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Experiments are the most exciting thing on the UK public policy horizon

OII Professor Helen Margetts discusses how the massive growth in Internet-mediated interactions creates a need for innovative methods to research online activity. Experimental laboratories — where subjects participate in games or information-seeking tasks on networked computers — have been used by experimental economists for some time, but the great expansion in online social and commercial activity means that they have growing utility in sociology and political science.

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We are pleased to present the combined third and fourth issue of Volume 4 of Policy and Internet. It contains eleven articles, each of which investigates the relationship between Internet-based applications and data and the policy process. The papers have been grouped into the broad themes of policy, government, representation, and activism. POLICY: In December […]

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eHealth: what is needed at the policy level? New special issue from Policy and Internet

Rik Crutzen of Maastricht University, Guest Editor (with Gordon Gao, of the University of Maryland) of Policy and Internet’s special issue on eHealth, discusses the policy insights of the papers published in the issue, which cover such issues as the effectiveness of national policies aimed at empowering users, patient trust in electronic health records, and user engagement with online health information.

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Public policy responses to cybercrime: a new special issue from Policy and Internet

Multidisciplinary approaches on the issues raised by cybercrime are actively being sought by policymaking communities. Stefan Fafinski, Research Fellow at Leeds University, and Guest Editor of Policy & Internet’s special issue on cybercrime introduces the papers published in the issue, discussing the problems that the abuse of networked technologies brings to society as a whole, and the range of possible policy approaches and responses.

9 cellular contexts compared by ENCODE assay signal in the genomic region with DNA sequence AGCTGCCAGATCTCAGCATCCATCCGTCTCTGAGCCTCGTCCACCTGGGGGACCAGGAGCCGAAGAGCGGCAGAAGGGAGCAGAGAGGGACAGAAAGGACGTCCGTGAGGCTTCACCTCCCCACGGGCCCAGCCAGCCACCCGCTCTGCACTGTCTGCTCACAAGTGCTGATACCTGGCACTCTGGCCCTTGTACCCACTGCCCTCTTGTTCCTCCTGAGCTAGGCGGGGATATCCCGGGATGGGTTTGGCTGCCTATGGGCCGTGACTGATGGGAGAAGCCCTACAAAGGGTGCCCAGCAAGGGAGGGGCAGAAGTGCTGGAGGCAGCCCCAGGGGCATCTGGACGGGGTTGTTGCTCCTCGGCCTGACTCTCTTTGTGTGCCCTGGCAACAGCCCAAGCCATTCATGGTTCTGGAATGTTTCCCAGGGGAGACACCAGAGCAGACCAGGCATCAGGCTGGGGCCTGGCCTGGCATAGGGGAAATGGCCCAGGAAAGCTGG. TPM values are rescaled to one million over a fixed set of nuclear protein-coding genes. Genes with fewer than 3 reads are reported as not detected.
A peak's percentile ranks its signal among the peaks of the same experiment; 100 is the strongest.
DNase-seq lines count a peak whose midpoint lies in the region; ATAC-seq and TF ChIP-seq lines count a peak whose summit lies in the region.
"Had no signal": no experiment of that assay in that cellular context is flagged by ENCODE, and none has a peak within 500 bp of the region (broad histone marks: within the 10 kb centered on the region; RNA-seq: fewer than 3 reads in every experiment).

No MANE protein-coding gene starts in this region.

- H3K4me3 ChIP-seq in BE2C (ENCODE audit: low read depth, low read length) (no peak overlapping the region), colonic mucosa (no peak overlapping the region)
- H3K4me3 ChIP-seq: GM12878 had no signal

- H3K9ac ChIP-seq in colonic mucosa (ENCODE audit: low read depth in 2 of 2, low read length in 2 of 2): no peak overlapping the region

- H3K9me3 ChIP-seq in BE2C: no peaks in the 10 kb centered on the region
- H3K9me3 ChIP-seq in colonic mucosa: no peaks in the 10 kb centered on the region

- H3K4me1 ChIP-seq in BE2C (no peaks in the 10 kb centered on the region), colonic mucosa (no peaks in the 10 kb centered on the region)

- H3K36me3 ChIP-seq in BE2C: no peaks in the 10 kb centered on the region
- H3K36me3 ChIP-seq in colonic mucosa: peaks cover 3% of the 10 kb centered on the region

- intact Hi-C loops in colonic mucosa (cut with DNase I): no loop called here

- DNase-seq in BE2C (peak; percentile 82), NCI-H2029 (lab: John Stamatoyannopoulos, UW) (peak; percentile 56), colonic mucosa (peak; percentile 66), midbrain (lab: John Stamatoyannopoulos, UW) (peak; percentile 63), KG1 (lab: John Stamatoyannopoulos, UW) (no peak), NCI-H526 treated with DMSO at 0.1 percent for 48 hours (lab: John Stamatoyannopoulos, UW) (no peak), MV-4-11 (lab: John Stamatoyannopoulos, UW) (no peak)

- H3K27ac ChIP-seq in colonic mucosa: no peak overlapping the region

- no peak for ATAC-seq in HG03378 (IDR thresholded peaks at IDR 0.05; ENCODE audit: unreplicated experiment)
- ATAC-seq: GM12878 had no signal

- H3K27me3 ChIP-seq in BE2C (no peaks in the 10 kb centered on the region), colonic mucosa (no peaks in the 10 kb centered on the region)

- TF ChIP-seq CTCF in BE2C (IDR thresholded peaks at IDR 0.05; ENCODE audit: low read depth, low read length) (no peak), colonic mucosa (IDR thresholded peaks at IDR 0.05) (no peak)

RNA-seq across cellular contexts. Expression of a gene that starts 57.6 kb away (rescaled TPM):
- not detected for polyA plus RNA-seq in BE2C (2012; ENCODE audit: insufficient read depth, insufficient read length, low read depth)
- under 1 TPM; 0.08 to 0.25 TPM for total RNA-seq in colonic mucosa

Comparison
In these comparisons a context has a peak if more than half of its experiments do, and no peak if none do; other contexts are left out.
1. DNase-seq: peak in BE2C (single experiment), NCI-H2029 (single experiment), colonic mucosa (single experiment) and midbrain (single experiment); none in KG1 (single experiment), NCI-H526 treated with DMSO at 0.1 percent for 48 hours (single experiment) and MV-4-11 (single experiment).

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Catching a bus, picking up some groceries, calling home to check on the children – all simple, seemingly private activities that characterise many people’s end to the working day. Yet each of these activities leaves a data trail that enables companies, even the state, to track the most mundane aspects of our lives. Add to […]

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The last 2010 issue of Policy and Internet has just been published! We are pleased to present seven articles, all of which focus on a substantive public policy issue arising from widespread use of the Internet: online political advocacy and petitioning, nationalism and borders online, unintended consequences of the introduction of file-sharing legislation, and the […]

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Welcome to the third issue of Policy & Internet for 2010. We are pleased to present five articles focusing on substantive public policy issues arising from widespread use of the Internet: regulation of trade in virtual goods; development of electronic government in Korea; online policy discourse in UK elections; regulatory models for broadband technologies in […]

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Internet, Politics, Policy 2010: Wrap-Up

Our two-day conference is just about to come to an end with an evening reception at Oxford’s Ashmolean Museum (you can have a live view through OII’s very own webcam…). Its aim was to try to make an assessment of the Internet’s impact on politics and policy. The presentations approached this challenge from a number of […]

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Our two-day conference is coming to a close with a keynote by Viktor Mayer-Schönberger who is soon to be joining the faculty of the Oxford Internet Institute as Professor of Internet Governance and Regulation. Viktor talked about the theme of his recent book“Delete: The Virtue of Forgetting in the Digital Age”(a webcast of this keynote will […]

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